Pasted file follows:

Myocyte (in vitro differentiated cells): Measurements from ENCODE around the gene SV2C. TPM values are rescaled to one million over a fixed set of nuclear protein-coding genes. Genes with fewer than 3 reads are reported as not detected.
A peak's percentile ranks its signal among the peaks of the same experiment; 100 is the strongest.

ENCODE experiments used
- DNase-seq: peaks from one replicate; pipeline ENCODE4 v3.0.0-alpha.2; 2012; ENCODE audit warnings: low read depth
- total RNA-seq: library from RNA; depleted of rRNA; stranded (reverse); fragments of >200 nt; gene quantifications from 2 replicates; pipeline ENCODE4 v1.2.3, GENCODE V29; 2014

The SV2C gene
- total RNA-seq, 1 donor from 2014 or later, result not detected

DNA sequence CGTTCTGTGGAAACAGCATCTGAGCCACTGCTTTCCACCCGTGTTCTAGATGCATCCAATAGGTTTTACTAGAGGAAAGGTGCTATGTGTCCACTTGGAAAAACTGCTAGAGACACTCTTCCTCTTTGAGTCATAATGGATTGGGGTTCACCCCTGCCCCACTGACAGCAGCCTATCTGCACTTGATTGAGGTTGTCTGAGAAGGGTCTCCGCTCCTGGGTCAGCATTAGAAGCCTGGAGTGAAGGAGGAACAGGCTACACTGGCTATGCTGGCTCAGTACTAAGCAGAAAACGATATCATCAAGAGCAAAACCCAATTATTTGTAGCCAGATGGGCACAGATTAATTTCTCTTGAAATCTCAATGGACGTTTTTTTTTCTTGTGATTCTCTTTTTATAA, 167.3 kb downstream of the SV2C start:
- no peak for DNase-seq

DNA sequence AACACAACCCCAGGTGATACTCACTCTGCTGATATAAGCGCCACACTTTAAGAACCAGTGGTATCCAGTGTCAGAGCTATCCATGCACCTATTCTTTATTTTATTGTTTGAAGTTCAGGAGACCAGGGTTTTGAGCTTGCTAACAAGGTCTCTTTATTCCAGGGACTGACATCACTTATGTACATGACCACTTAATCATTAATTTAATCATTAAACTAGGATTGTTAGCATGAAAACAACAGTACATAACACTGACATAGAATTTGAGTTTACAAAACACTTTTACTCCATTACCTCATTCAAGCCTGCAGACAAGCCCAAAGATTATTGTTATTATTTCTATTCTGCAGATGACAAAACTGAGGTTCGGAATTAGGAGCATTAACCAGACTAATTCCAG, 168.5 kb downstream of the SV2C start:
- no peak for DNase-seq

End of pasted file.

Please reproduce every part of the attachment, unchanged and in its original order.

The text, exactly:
Myocyte (in vitro differentiated cells): Measurements from ENCODE around the gene SV2C. TPM values are rescaled to one million over a fixed set of nuclear protein-coding genes. Genes with fewer than 3 reads are reported as not detected.
A peak's percentile ranks its signal among the peaks of the same experiment; 100 is the strongest.

ENCODE experiments used
- DNase-seq: peaks from one replicate; pipeline ENCODE4 v3.0.0-alpha.2; 2012; ENCODE audit warnings: low read depth
- total RNA-seq: library from RNA; depleted of rRNA; stranded (reverse); fragments of >200 nt; gene quantifications from 2 replicates; pipeline ENCODE4 v1.2.3, GENCODE V29; 2014

The SV2C gene
- total RNA-seq, 1 donor from 2014 or later, result not detected

DNA sequence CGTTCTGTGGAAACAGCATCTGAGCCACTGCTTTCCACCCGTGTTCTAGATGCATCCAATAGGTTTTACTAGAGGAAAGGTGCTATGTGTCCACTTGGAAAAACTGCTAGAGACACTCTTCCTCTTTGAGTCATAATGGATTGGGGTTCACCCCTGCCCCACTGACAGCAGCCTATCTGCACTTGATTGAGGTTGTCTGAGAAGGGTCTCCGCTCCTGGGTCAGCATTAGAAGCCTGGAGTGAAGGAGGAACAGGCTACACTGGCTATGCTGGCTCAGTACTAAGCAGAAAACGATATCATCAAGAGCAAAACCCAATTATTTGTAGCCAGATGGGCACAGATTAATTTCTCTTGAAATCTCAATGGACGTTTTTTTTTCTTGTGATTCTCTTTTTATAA, 167.3 kb downstream of the SV2C start:
- no peak for DNase-seq

DNA sequence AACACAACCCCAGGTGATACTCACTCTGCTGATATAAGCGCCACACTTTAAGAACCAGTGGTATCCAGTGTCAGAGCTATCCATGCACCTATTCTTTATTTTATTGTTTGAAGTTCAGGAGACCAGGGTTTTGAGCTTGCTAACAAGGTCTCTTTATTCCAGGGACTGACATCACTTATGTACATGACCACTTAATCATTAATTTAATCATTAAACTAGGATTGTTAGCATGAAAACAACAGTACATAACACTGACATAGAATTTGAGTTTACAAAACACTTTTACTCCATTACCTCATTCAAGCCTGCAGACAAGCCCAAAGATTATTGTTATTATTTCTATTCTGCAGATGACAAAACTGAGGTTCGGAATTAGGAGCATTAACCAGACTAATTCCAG, 168.5 kb downstream of the SV2C start:
- no peak for DNase-seq